Boeing’s 401(k) Lawsuit Settlement Second Largest

Terms of a trial eve settlement in Boeing’s 401(k) excessive fee lawsuit have finally come to light.

Boeing has agreed to pay $57 million to settle the lawsuit, in which it was accused of charging excessive fees and choosing higher-cost investment offerings for the workers and retirees who participate in its $44 billion 401(k) retirement plan. A joint motion for approval of the settlement was filed by the parties in the Court of Chief Judge Nancy J. Rosenstengel of the U.S. District Court for the Southern District of Illinois.

The settlement amount is the second highest in excessive 401(k) fee litigation, after the $62 million settlement reached in the case of Abbott v. Lockheed Martin. In both lawsuits, the plaintiffs were represented by the St. Louis-based law firm Schlichter, Bogard & Denton LLP, and both were settled just hours before trial.

The complaint against Boeing, originally filed in September 2006, alleged that the excessive fees were imposed on the plan through a combination of hard-dollar payments and hidden revenue-sharing transfers, and that the defendants breached their fiduciary obligations by not disclosing the fee arrangements.

Additional claims were added to the lawsuit in 2007, including charges that the defendants:

  • offered mutual funds rather than leveraging the plan’s asset size to convince investment managers to set up less expensive separate accounts;
  • failed to capture millions of dollars in income streams for the benefit of participants, including sweep fees, rebates from securities lending and earnings from the foreign currency exchange market; and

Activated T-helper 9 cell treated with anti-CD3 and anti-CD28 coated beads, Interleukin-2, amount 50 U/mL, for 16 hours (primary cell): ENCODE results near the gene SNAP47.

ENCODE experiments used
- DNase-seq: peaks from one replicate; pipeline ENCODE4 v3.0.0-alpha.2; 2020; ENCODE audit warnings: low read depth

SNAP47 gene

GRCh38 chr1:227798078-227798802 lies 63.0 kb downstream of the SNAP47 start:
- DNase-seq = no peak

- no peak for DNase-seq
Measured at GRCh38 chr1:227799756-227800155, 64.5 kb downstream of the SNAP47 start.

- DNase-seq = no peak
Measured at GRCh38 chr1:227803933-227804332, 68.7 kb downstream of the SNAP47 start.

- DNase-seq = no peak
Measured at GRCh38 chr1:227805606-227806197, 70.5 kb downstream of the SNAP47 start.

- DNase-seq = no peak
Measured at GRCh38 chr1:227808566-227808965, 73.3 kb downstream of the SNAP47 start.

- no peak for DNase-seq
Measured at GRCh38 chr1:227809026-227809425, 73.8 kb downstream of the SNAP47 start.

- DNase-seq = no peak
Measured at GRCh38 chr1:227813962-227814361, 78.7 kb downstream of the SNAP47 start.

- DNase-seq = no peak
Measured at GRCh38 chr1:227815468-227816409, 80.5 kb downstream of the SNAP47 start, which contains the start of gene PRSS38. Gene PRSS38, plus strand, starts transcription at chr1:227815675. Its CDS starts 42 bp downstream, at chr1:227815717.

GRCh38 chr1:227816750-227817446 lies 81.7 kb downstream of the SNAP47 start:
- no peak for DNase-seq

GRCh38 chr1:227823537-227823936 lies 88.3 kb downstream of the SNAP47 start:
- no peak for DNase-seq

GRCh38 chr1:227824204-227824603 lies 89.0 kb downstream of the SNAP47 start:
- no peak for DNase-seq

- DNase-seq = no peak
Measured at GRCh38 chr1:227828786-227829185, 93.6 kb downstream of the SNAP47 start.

• included actively managed fund options rather than concentrating on less expensive and better performing passive funds.

Boeing denied all of the allegations and contended it complied in all respects with the law.

Subsequently, Boeing has obtained competitive bids, replaced mutual funds with lower priced separate accounts, and agreed to retain an independent investment consultant to review or not to offer a technology sector fund in the plan, according to a press release from the plaintiffs’ counsel.

With the settlement, nine large companies — including Ameriprise Financial, Cigna and Kraft Foods — have now paid a combined $271.5 million over class-action lawsuits brought on behalf of workers by Schlichter, who has pushed major corporations for more accountability in the retirement plans they offer.

Boeing has the second-largest retirement plan among American companies.

Add Your Comments

One Comment

  1. Neil Gordon
    Posted November 6, 2015 at 10:49 am | Permalink

    So what are the statue of limitations for a plan? If I take over a plan and the fees were high from the previous administrator are they liable for breech of fiduciary care?

    So the prosecuting firm in the Boeing case must have a list of plans (large) that they will focus on when rules we’re more lax. How about plans in the 10 to 20 million?

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